One should not make too much out of this arrangement, which may yet collapse — as have other tribal deals in Afghanistan. It may also be the case that the tribes in Afghanistan are now so weak, after decades of warfare and migration, that they do not have the power to effectively resist the Taliban. But this could also be the start of something big, possibly even a “Helmand Awakening” that will wrest this province out of insurgent hands, just as Anbar Province was wrested out of insurgent hands in 2006-2007.

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Taking Responsibility for Inherited Problems, and Other GOP Dilemmas

According to Senator Jim DeMint, even if a balanced-budget amendment were attached to a vote to raise the debt limit, he’d vote against it — and he encourages freshmen Republicans not to vote for raising the debt limit either. His argument is that since he/they didn’t create the debt problem to begin with, they shouldn’t be the people who vote to raise the ceiling. DeMint goes on to say that it’s important for the GOP to show its “strong commitment to cut spending and debt.”

I think it makes great sense to use the vote on the debt ceiling to try to extract some substantial cuts in federal spending. But what Senator DeMint is arguing for is something else. He believes that Republicans should oppose raising the debt limit regardless of the concessions they might win.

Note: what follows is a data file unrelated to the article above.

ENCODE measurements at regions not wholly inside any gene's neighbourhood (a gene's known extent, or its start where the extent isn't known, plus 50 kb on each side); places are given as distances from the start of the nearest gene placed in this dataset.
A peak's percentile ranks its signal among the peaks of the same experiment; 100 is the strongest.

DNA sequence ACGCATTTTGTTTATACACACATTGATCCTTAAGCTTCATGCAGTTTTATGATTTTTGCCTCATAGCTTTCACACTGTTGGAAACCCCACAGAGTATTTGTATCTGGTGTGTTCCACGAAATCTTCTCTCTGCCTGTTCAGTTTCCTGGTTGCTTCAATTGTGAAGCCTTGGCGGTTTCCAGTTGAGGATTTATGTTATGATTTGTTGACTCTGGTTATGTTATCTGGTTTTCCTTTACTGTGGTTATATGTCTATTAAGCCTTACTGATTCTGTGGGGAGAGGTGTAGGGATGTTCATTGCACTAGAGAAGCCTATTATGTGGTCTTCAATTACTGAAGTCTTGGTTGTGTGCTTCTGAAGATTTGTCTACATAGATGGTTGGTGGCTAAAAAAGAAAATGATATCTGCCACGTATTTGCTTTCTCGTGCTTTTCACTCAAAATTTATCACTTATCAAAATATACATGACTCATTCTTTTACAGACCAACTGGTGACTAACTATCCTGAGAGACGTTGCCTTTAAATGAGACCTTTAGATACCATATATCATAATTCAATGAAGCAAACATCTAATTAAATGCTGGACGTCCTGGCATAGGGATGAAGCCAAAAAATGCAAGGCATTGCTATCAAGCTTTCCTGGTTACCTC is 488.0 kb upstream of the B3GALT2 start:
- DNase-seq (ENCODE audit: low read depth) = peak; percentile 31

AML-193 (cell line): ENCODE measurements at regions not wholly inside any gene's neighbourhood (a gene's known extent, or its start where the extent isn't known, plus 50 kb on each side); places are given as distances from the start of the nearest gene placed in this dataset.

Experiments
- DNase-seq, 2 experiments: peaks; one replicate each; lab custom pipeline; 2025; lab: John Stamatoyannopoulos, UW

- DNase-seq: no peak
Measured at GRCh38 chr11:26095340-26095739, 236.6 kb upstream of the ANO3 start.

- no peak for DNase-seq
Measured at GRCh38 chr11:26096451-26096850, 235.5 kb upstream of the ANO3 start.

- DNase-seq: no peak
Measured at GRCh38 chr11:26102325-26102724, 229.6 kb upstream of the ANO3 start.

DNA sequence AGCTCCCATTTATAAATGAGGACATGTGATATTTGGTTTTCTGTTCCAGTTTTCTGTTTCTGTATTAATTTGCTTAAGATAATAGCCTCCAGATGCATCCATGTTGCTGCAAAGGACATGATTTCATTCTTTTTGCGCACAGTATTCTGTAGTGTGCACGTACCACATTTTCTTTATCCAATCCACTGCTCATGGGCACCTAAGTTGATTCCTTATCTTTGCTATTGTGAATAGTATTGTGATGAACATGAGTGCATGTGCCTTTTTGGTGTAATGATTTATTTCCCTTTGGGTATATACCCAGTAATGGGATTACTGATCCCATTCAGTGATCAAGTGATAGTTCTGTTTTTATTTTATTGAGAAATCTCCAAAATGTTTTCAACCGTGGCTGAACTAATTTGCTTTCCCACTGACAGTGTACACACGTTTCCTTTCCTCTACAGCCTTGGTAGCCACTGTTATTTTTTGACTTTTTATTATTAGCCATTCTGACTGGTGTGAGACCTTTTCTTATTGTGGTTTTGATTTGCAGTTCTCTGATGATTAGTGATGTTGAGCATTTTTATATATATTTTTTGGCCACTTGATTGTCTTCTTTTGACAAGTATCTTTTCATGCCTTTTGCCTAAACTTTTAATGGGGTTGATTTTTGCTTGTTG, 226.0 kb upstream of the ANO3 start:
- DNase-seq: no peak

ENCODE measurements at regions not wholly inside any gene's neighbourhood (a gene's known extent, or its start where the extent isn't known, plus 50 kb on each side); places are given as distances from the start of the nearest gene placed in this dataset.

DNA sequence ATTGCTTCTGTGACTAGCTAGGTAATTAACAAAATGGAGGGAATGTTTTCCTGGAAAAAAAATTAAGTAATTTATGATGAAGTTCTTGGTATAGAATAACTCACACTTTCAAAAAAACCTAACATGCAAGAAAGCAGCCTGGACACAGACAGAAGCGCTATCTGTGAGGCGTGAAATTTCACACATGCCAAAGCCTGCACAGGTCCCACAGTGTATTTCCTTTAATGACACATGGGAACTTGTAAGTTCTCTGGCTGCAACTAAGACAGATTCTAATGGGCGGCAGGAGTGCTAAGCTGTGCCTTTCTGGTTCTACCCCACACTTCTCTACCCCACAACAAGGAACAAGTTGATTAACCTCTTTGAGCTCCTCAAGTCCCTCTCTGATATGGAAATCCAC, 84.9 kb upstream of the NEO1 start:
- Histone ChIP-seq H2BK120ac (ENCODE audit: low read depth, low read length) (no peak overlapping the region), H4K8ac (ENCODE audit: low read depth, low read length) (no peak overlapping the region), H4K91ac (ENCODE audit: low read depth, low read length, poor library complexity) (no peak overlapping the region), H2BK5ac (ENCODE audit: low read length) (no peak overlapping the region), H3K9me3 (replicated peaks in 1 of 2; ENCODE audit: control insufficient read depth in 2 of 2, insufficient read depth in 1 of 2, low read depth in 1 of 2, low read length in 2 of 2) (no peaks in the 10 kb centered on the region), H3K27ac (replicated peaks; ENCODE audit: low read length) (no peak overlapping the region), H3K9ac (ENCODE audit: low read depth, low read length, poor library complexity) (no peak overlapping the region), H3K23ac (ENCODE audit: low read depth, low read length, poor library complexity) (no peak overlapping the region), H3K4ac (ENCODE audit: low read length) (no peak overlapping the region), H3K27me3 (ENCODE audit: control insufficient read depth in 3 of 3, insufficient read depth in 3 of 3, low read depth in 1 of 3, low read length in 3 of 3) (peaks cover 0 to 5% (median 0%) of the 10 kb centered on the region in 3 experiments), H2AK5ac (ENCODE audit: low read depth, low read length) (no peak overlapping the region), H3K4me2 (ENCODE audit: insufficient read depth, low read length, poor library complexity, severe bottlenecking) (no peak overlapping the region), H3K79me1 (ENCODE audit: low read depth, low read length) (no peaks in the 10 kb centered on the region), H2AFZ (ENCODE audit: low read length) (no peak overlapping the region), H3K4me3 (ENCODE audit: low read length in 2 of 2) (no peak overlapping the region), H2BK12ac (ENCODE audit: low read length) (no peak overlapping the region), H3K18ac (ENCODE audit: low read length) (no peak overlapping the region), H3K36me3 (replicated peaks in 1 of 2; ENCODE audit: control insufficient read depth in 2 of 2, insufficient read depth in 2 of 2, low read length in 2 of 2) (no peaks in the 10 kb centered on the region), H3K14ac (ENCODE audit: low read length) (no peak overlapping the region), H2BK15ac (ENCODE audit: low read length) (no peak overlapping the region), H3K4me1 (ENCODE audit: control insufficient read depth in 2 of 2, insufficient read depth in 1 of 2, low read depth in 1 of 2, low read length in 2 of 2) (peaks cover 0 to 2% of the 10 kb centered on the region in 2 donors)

It is quite extraordinary, really. Senator DeMint is essentially urging Republicans to cast a vote that would lead to a federal default. This would have catastrophic economic consequences, since the United States depends on other nations buying our debt. Now, I understand that if you’re in the minority party in Congress, you can vote against raising the debt ceiling, as that vote won’t influence the eventually outcome. But Republicans now control one branch of Congress by a wide margin, so GOP votes are necessary to raise the debt ceiling. Symbolic votes are not an option. What Senator DeMint is counseling, then, is terribly unwise. And if the GOP were to be perceived as causing a default by the federal government, it would be extremely politically injurious.

In terms of DeMint’s argument that since he and incoming Republicans aren’t responsible for our fiscal problem they have no obligation to increase the debt-ceiling limit, it’s worth pointing out that all incoming lawmakers inherit problems not of their own making. Freshmen Members of Congress aren’t responsible for the entitlement crisis or the war in Afghanistan; Governor Chris Christie is not responsible for the pension agreements and unfunded liabilities that have created a financial nightmare in his state. No matter; they still have the duty to deal with these problems in a responsible way. Read More

According to Senator Jim DeMint, even if a balanced-budget amendment were attached to a vote to raise the debt limit, he’d vote against it — and he encourages freshmen Republicans not to vote for raising the debt limit either. His argument is that since he/they didn’t create the debt problem to begin with, they shouldn’t be the people who vote to raise the ceiling. DeMint goes on to say that it’s important for the GOP to show its “strong commitment to cut spending and debt.”

I think it makes great sense to use the vote on the debt ceiling to try to extract some substantial cuts in federal spending. But what Senator DeMint is arguing for is something else. He believes that Republicans should oppose raising the debt limit regardless of the concessions they might win.